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I'm just curious whether the expectation implied from a one-tailed test would somehow be considered a prior, and whether this is enough for it to be in the purview of Bayesian statistics.

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No. The one-tailed t-test differs from the two-tailed t-test only in your choice of test statistic—made so that it measures the discrepancy of the data with the null hypothesis in the way you're interested in. Otherwise it's the same, frequentist, method you follow—comparing the test statistic you actually observed with its distribution under a relevant sampling or random assignment scheme, assuming the truth of the null. Bayesian hypothesis testing requires you to assign prior, epistemic, probabilities to competing hypotheses, calculate the probability (density) of the data observed under a relevant sampling scheme for both hypotheses, & then obtain posterior probabilities for each hypothesis, conditional on the data observed, by applying Bayes' Theorem.

† That is $t$ (or $-t$) rather than $|t|$.

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  • $\begingroup$ I think there is a matching prior. Using this prior, rejecting the test when $\pi(H_0 | x)<\alpha$ should be equivalent to the $t$-test with significance level $\alpha$. $\endgroup$ – Stéphane Laurent Jan 5 '15 at 13:05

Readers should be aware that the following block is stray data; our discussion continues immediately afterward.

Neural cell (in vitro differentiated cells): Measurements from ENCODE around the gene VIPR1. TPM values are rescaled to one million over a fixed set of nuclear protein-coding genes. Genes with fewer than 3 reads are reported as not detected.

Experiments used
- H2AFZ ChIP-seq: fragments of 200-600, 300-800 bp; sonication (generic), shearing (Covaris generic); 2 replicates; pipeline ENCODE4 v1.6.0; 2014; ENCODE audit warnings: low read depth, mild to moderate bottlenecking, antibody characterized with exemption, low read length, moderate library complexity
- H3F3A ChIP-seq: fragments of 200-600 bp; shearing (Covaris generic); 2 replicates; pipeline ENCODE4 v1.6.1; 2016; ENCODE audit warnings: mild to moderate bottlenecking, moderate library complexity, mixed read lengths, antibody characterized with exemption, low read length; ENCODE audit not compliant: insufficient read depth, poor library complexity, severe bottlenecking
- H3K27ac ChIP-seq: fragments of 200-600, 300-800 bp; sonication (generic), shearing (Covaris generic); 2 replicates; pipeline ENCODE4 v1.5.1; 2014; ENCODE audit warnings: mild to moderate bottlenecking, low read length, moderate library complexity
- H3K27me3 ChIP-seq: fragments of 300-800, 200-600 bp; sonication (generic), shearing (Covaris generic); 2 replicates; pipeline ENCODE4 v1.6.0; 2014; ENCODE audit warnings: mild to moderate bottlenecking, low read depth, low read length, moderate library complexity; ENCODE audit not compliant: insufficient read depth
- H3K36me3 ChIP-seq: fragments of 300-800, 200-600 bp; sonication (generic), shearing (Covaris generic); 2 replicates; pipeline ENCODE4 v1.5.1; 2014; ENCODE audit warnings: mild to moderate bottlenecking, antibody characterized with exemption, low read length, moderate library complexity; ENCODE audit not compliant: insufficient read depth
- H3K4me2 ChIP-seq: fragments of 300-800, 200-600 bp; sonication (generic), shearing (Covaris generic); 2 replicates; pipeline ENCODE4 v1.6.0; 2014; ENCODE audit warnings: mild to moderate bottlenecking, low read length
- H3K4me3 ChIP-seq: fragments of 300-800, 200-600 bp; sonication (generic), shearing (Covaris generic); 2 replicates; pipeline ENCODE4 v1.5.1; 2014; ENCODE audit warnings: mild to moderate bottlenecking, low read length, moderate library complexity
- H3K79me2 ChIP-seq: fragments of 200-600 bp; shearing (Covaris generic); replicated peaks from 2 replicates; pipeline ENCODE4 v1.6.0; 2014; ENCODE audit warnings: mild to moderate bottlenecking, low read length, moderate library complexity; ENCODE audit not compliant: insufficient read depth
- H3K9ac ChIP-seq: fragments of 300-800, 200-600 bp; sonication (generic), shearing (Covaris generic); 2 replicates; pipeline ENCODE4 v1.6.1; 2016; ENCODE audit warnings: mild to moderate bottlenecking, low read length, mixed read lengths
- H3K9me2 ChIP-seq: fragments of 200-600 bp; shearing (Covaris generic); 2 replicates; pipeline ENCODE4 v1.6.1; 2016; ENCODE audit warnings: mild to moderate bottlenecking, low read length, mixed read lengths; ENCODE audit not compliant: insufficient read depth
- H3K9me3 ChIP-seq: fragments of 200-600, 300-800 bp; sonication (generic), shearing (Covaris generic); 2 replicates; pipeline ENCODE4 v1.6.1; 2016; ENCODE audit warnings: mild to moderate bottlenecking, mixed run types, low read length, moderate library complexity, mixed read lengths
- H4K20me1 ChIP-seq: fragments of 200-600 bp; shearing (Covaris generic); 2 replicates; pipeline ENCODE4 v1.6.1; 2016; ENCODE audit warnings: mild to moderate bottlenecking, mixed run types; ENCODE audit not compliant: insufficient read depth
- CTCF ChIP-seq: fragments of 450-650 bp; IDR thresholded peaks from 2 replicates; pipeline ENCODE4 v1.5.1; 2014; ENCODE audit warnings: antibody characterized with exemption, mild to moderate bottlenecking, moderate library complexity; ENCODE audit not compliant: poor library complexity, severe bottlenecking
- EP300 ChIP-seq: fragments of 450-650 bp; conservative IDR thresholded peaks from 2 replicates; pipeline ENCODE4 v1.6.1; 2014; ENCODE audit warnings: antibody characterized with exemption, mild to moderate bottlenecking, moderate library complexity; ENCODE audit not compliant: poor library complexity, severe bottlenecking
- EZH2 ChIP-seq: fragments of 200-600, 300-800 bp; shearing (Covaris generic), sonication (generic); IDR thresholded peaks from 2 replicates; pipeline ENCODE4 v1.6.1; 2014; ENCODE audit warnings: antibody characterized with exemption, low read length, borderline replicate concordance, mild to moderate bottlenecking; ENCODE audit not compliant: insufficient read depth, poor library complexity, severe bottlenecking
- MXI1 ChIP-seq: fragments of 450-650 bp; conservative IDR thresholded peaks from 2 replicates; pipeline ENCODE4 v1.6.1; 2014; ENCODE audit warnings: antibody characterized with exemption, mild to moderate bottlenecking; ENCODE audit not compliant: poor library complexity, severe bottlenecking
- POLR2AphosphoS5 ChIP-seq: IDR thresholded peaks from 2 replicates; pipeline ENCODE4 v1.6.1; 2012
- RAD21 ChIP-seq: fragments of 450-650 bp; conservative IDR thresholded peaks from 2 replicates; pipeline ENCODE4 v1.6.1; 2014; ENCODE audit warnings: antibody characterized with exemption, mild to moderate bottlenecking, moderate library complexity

• $\begingroup$ @StéphaneLaurent: I daresay - for both one- & two-tailed tests - but I don't think the question's about that. $\endgroup$ – Scortchi Jan 5 '15 at 13:38
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    $\begingroup$ Actually my comment is an answer to the title (Would a one-tailed t-test technically be considered Bayesian?), but I don't understand the OP. $\endgroup$ – Stéphane Laurent Jan 5 '15 at 14:57
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    $\begingroup$ @StéphaneLaurent: I read it as "When I decide to perform a one- rather than a two-sided t-test owing to prior knowledge concerning a population parameter (that a mean can't be negative, say) am I thereby performing a Bayesian analysis rather than a frequentist one?" $\endgroup$ – Scortchi Jan 5 '15 at 15:11

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